As Private Secretary, Geidt was a member of the so-called 'golden triangle' of senior British officials – the others being the Cabinet Secretary and the Principal Private Secretary to the Prime Minister – with key responsibilities in the event of a 'hung parliament' in the United Kingdom, as happened in 2010.[26]

After ten years as Private Secretary, Geidt stepped down in October 2017 and was succeeded by Sir Edward Young.[27] He was subsequently created Baron Geidt, of Crobeg in the County of Ross and Cromarty, and sits as a Crossbench peer in the House of Lords.[28] In early March 2019, he was appointed a Permanent Lord-in-waiting.[29]

Geidt is the Honorary Regimental Colonel of the London Scottish Regiment, having succeeded George, Lord Robertson of Port Ellen in 2016.

Oman, BAE Systems, Schroders, King's College London

Geidt became chair of the Council of King's College London in 2016, took an advisory role in the arms, security and aerospace company BAE Systems until April 2021, and serves as chair of a board in the asset management company Schroders. According to the diaries of Sir Alan Duncan, Geidt worked for the Sultan of Oman. In November 2021, academic staff at King’s College London wrote publicly complaining that Geidt had failed to disclose and manage conflicts of interest, breaching university policy. This included failure to state in the register of interests that he had been working for the Sultan of Oman, or manage conflicts with BAE Systems and Schroders, as the university had investments in BAE Systems up to 2020 and in Schroders, and had ‘multiple partnerships’ with Oman state bodies in medical care and dentistry.[30]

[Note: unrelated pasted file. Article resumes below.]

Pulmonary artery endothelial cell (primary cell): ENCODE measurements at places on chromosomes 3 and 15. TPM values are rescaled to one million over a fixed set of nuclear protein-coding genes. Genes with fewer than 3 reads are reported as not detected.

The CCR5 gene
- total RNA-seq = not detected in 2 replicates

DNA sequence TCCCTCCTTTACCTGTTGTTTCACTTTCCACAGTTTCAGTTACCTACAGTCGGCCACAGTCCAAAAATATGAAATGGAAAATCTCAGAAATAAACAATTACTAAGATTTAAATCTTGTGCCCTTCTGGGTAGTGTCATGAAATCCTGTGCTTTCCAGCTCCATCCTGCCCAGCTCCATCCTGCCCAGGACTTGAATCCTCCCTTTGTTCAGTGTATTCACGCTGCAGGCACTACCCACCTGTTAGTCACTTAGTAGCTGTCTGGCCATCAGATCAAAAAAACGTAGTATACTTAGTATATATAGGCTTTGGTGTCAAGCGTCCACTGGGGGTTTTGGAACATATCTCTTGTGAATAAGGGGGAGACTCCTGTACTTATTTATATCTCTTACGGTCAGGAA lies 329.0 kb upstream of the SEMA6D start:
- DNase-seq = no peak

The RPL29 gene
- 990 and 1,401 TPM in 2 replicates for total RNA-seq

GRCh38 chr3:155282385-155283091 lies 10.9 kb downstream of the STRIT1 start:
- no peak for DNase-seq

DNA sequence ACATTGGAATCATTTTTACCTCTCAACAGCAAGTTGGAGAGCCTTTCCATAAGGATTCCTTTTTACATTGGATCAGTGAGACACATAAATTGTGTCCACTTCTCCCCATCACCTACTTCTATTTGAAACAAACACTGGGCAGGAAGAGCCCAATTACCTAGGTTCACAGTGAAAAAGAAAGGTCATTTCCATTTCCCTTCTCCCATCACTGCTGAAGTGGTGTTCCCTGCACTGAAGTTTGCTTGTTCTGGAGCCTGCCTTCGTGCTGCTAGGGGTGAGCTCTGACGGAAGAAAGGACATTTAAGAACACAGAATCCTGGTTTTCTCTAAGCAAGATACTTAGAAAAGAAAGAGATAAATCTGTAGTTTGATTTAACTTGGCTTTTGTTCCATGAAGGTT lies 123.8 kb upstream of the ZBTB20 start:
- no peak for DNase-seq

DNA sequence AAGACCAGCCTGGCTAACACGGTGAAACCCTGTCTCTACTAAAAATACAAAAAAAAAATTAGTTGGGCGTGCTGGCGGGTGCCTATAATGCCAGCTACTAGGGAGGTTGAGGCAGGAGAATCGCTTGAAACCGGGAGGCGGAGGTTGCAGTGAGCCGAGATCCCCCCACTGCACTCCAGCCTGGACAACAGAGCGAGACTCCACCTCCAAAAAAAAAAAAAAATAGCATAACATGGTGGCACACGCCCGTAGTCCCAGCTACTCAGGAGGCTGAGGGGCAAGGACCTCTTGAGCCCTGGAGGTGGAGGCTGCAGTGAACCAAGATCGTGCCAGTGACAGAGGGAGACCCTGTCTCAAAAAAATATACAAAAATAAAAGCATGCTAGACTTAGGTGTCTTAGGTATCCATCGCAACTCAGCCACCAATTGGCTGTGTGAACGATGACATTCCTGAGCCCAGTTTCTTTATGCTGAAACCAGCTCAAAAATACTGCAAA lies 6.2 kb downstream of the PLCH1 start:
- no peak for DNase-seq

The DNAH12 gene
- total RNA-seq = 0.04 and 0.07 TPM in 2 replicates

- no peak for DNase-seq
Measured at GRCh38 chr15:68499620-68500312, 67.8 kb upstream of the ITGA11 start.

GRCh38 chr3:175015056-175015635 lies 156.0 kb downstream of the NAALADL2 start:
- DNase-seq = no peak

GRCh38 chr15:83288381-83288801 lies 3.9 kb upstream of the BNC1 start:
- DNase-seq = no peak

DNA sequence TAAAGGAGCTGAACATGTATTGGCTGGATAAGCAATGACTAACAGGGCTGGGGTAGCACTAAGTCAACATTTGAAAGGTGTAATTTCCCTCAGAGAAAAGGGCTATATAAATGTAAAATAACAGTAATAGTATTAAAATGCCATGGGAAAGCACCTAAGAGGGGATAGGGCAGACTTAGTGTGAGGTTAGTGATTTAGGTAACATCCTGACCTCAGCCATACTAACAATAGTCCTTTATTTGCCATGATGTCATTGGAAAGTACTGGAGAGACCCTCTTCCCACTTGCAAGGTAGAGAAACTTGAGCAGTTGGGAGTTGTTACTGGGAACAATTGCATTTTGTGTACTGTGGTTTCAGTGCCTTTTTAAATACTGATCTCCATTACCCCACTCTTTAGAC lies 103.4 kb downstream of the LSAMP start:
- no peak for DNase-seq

Adviser on Ministers' Interests

On 28 April 2021, it was announced that Prime Minister Boris Johnson had appointed Geidt as the Independent Adviser on Ministers' Interests.[31]

On 28 May 2021, Geidt published a report on allegations surrounding the financing of refurbishments made to 11 Downing Street. The report concluded that Johnson did not breach the Ministerial Code and that no conflict of interest, or reasonably perceived conflict of interest, arose. However, Geidt expressed that it was "unwise" for Johnson to have proceeded with refurbishments without "more rigorous regard for how this would be funded".[32][33]

In December 2021 it was reported that Geidt was considering resigning his role as standards adviser for Johnson.[34][35][36] An Electoral Commission investigation found to be false Johnson's statement to Geidt that he knew nothing about how the refurbishment of his Downing Street flat was being funded until media reports in February 2021.[citation needed] The Electoral Commission found a WhatsApp message Johnson sent to Conservative donor Lord Brownlow in November 2020 asking for additional money to fund the refurbishment.[citation needed] The Conservative Party was fined £17,800 for improperly declaring this donation. Shadow First Secretary of State Angela Rayner called on Lord Geidt to reopen his investigation into funding of the refurbishment, and the Liberal Democrats have called for an independent public inquiry. Geidt's predecessor Sir Alex Allan resigned when his findings into alleged bullying of civil servants by Priti Patel, the Home Secretary, in November 2020, were overruled by Boris Johnson.[37] Nick Cohen commented in The Guardian that "Lord Geidt, Johnson's ministerial standards adviser, now cuts a pathetic figure. The credulous man actually believed the prime minister when he said he knew nothing about a businessman buddy, Lord Brownlow, paying for the refurbishment of his Downing Street flat until the media mentioned it in February 2021."[38] In the House of Commons, Chris Bryant MP described Lord Geidt's reputation as "tarnished" by his involvement with Johnson.[39]